12 essential topics to consider in an Employee Engagement Survey
Hearing employees’ opinions and relying on inward feedbacks as much as outward reports from clients and customers is a little bit challenging for leaders of both large and small organizations. An employee engagement survey is a promising tool to evaluate and diagnose morales indices.
Conducting an employee survey shows management concern and interest in employees’ opinions and allows them to vote on a series of changing plans and progression activities.
Although it should be kept in mind that in a competitive area of business it is crucial to keep the engaging and motivating policies updated to conduct the whole organization toward its goal and enhance productivity. It is considered as the first step in building a supportive and
communicative working environment. The accuracy of the survey results highly depends on the response rate. Therefore, having good planning before conducting a survey ensures its efficiency. The leading board must define what to survey and for what areas they need employees’ opinions. It has been over 40 years that companies are conducting surveys to find employees’ satisfying and dissatisfying areas. 12 dimensions have been defined for employee morale. Including general bias, the general attitude toward supervision, immediate supervision, pride in the company, intrinsic job satisfaction, satisfaction with job standards, satisfaction with salary, satisfaction with progress, workload, and pressure, treatment as an individual, communications, and coworkers. Other aspects like security and facilities could be the subject of the survey.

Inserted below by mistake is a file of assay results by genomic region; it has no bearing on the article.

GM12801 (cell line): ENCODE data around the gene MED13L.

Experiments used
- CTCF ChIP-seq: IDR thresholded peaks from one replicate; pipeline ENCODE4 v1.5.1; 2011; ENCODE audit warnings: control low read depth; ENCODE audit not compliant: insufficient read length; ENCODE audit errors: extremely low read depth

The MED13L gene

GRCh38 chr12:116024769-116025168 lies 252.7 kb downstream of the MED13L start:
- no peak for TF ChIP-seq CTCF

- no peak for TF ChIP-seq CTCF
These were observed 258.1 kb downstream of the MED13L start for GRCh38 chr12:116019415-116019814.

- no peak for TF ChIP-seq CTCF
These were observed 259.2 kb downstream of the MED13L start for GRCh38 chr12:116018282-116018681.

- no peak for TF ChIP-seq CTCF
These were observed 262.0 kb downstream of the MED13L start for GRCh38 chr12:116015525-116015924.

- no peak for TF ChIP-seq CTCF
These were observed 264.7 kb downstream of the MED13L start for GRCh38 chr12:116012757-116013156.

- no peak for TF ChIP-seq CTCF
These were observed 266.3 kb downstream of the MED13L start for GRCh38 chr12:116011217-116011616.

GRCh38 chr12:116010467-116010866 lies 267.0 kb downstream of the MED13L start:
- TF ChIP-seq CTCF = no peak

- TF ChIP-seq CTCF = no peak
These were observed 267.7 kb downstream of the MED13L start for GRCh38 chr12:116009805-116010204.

Yet it is not possible to cover all the dimensions at once, especially when there is no guarantee that the organization would take any action on that specific area based on survey results. So the data should be collected for a predetermined dimension and the relationships of that dimension to the organization should be clarified.
1. General bias
In this dimension, the designed questionnaires assess company programs and activities besides its bias in making decisions. Gender treatment, fair payment, and the opportunity for advancement contribute to general bias.
2. The general attitude toward supervision
This factor in the survey should evaluate the two-way relationship between employee and employer. Employers’ and supervisors’ fairness and interest in their relationship with workers are assessed in this area. It would be thoughtful to show the employees that their opinion matters and how they are involved in the organization’s progress.
3. Immediate supervision
The supervisor’s interest, consideration, and direction in his/her communication with the employees are the assessing factors in this section of the survey. The more the supervisor shows his sympathy and understanding, the more the employee likes him and is encouraged to report persistently.
4. Pride in the company
How proud the employee is with the company is correlated with absence and turnover rate. Employee’s belief in the prospects of the company and the tendency to defend the company’s policies should be reflected in this area of the survey. A well-satisfied employee defines himself/herself with the company and its objectives.
5. Intrinsic job Satisfaction
This part of the survey should ask whether the employee likes her job or not. How well she can show her abilities and achievements. Whether the current responsibilities suit her talent and are following her expertise or not?